Anonymous said...

Here is a fairly simple theory: Simon has entered into an Iska, i.e. a partnership agreement in which he is responsible to produce 42 talents and the rest belongs to him in lieu of his effort. There are 2 flaws with such an agreement:
A. He cannot be held responsible for the 42 talents if they don't grow since he received nothing in return and is an Asmachta. B. If he takes responsibility for 42 talents worth of crop that may constitute a loan as in the case of Iska in Perek 5 in BM. His work on the orchards would be ribis unless he gets in return 42 talents plus compensation. To get around this, simon buys the crop as a dekel lepeiros and is thus responsible to pay for it with 42 talents of actual dates.

Anonymous said...

I don't understand the issue. Simon does all the work. He pays the owner X amount in dates and keeps the rest. Makes a lot of sense to me. He gets paid for his labor in the excess dates and the owner gets the work done by someone else and ends up with X amount of dates.

Unless I'm missing something this seems like much ado about absolutely nothing.

Wolf2191 said...

FP, The problems is that it is set up as a sale instead of as a standard sharecroppers agreement.
as Katzof puts it:

To put the question bluntly, why is a straightforward hiring of a date-picker disguised as a sale of fruit on the tree?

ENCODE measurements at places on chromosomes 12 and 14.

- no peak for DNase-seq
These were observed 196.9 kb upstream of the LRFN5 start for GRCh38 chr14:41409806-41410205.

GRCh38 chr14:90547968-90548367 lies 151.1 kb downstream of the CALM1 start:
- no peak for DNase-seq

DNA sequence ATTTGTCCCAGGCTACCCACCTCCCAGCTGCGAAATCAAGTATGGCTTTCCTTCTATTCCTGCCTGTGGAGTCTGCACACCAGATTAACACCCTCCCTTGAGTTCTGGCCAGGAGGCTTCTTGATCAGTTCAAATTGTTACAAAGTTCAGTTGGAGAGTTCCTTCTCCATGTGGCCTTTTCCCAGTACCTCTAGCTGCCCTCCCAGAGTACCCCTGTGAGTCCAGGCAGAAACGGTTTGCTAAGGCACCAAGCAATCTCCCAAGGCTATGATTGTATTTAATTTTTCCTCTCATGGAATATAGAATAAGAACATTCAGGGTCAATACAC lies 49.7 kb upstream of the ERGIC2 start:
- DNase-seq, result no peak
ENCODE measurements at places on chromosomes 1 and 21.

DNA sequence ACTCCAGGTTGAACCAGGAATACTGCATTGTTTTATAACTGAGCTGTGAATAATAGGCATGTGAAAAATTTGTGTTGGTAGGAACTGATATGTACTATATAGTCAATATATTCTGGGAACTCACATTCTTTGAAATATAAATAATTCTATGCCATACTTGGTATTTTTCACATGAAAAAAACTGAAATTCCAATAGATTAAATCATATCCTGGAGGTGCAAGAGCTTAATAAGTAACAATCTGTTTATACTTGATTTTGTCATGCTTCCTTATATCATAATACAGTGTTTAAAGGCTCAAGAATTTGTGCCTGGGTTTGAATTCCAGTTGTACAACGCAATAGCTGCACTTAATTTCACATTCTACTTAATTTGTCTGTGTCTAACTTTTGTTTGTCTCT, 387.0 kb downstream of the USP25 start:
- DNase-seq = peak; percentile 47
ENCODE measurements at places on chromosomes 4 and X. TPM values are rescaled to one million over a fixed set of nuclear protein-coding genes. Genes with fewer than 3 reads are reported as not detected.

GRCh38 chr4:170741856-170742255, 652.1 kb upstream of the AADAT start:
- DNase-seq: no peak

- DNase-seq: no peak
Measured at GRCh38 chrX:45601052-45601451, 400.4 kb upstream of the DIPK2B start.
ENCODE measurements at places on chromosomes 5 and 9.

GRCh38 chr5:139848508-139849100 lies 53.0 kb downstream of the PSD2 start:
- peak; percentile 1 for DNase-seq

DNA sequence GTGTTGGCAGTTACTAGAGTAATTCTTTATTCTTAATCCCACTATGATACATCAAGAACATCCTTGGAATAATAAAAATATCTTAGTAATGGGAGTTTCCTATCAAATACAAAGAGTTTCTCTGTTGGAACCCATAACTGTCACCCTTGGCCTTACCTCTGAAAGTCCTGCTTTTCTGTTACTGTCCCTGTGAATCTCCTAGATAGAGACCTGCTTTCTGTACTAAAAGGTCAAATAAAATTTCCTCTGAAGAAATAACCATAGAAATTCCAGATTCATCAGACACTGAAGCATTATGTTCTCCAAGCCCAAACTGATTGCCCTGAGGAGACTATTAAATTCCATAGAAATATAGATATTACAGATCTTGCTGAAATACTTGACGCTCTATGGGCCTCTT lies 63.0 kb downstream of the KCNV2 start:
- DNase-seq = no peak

Anonymous, what yo say sounds interestig but I'm not sure if you are answering the question - why does she not simply make up a simple contract of אריסות?

Anonymous said...

Dear Wolf2191,
Because, as i wrote in a normal Arisus, the aris does not insure for loss or minimum yield such as the 42 talents in this case. How can the Aris take responsibility for for something without getting anything in return? After all, If the orchards yield nothing he gets nothing. This may be an Asmachta.
Additionally, any insurance on the part of an Aris is considered a loan for the purposes of Ribbis, see Sugya of Iska and Sefina in Perek 5 of BM. When an Aris insures he must get a profit margin equal to his insurance plus to get paid for his efforts.
Buying the crop and selling it back would not have to entail kabbalas hefsed and would not be considered a loan or Asmachta.

Wolf2191 said...

Very interesting! Have you seen the full article?

Katzoff's idea follows a thought process that is found in the Talmud (there are all sorts of stories of women taking advantage of various loopholes in the Kesubh, etc.). I never heard of your type of "insurance" and don' now if the concept existed but what you say is interesting nontheless.

Thanks for commenting!

Anonymous said...

dear wolf,